Furthermore, in 2013, she was awarded the Inyathelo Award for philanthropy in youth development. It was, she says, a moment that truly marked becoming more than her family name.

“It was wonderful to be recognised for something that I felt really passionate about,” she says. “But it was a real challenge, I've never wanted to be in the spotlight. So, I continuously had to challenge that fear if I wanted to create change. Being the focus of attention is against my nature, but I understand that if I want to move things that’s where I need to be.

“My biggest boost came from my grandfather who came to visit in 2014. He saw one of the shows and met some of the young performers. He came to me with tears in his eyes and said: ‘I have given you, my blood, the opportunity to grow and realise your dreams. You have done the same for thousands of kids you don’t even know.’ This was when I knew that he truly saw me!”

Concept drawings for a new facade for the Zip-Zap Circus in Cape Town, South Africa

For social responsibility to truly flourish, Victoria firmly believes it must be adopted at all levels.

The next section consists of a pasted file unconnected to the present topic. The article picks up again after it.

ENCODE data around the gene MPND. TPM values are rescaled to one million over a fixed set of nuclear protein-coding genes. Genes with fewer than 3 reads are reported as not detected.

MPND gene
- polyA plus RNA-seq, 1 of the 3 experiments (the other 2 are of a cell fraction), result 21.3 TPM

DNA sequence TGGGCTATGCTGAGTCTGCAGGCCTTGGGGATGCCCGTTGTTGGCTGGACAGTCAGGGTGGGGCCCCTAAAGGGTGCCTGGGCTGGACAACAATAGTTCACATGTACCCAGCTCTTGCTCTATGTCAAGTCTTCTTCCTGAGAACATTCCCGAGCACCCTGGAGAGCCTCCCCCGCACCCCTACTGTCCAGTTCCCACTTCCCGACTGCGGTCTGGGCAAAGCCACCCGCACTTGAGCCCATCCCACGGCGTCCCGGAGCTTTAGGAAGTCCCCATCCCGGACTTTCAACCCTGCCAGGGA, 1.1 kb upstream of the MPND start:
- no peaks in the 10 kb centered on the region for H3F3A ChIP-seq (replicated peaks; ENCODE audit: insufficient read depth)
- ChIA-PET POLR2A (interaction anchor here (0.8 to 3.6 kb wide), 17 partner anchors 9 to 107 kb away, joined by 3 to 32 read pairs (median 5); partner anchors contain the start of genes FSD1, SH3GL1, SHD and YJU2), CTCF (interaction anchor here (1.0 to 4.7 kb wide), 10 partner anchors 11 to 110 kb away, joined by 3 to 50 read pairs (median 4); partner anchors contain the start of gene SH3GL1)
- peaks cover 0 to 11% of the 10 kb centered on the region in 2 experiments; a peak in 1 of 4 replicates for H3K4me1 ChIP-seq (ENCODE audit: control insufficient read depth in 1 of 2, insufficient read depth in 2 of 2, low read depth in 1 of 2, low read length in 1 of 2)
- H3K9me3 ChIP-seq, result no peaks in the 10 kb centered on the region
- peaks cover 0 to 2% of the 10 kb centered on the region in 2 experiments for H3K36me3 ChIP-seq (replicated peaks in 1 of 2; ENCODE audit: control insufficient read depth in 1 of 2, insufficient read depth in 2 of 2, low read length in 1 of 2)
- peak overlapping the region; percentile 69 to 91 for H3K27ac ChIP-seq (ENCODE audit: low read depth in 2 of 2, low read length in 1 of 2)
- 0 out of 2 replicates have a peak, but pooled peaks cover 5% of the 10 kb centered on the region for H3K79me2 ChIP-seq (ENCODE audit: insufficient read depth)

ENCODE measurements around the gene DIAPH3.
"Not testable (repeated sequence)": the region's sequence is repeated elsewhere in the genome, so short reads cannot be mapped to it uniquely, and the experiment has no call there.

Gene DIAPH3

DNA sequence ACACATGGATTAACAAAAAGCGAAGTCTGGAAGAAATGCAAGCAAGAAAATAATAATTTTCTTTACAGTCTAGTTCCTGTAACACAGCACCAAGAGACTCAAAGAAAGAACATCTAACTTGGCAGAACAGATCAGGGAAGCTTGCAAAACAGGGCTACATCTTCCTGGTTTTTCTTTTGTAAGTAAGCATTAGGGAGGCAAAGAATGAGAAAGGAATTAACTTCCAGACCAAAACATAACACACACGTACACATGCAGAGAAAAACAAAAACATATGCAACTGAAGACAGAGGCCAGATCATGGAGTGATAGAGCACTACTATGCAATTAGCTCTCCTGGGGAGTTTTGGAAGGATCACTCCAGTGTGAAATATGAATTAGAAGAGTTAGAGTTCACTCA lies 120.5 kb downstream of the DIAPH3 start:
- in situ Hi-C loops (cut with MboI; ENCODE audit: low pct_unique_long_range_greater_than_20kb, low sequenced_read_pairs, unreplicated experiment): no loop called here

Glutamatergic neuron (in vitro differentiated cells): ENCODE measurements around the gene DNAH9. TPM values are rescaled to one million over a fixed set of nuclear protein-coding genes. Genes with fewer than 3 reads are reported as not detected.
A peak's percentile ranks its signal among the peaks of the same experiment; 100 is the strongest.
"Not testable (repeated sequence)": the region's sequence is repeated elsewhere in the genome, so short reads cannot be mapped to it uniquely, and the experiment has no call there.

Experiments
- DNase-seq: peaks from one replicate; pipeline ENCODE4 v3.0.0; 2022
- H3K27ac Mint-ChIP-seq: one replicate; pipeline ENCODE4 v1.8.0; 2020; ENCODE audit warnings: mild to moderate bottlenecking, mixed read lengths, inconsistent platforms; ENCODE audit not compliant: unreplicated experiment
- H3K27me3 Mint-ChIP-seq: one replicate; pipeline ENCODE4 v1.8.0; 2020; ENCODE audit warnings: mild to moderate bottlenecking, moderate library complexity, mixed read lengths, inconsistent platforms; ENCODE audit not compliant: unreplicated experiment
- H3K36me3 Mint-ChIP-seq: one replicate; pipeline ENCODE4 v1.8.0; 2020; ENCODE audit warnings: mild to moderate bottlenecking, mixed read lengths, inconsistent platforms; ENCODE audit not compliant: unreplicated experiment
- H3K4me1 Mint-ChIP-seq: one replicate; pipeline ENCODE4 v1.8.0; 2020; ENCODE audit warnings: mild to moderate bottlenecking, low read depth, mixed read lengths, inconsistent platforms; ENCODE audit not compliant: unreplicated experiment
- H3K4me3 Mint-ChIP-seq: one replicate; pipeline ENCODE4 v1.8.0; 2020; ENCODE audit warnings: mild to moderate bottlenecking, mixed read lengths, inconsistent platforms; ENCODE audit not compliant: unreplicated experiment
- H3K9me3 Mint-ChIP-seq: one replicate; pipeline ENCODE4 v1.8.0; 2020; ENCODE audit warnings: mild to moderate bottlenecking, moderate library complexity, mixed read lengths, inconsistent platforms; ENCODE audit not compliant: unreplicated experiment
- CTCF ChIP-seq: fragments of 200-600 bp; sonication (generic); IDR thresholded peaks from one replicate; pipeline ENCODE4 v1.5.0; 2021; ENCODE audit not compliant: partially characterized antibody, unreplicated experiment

“My dad always said the greatest good you can do for society is to create a business. If you create jobs, you create empowerment for people,” she says. “The problem is that society has screwed up the concept of business so badly that now many businesses are not doing good anymore. Now it's not about creating jobs or creating a great product, it's about paying the shareholders.

“I think all businesses can be socially conscious and get beyond the need to make fortunes. Currently, we're in this hamster wheel of needing to create more and more wealth. But what are the billions for if they're not translating back into society?

“For me, it's about understanding how absolutely privileged, we are to be on this planet. If you look at everything that surrounds you as being exceptional, then nothing is ordinary anymore… Then how can you not be positive?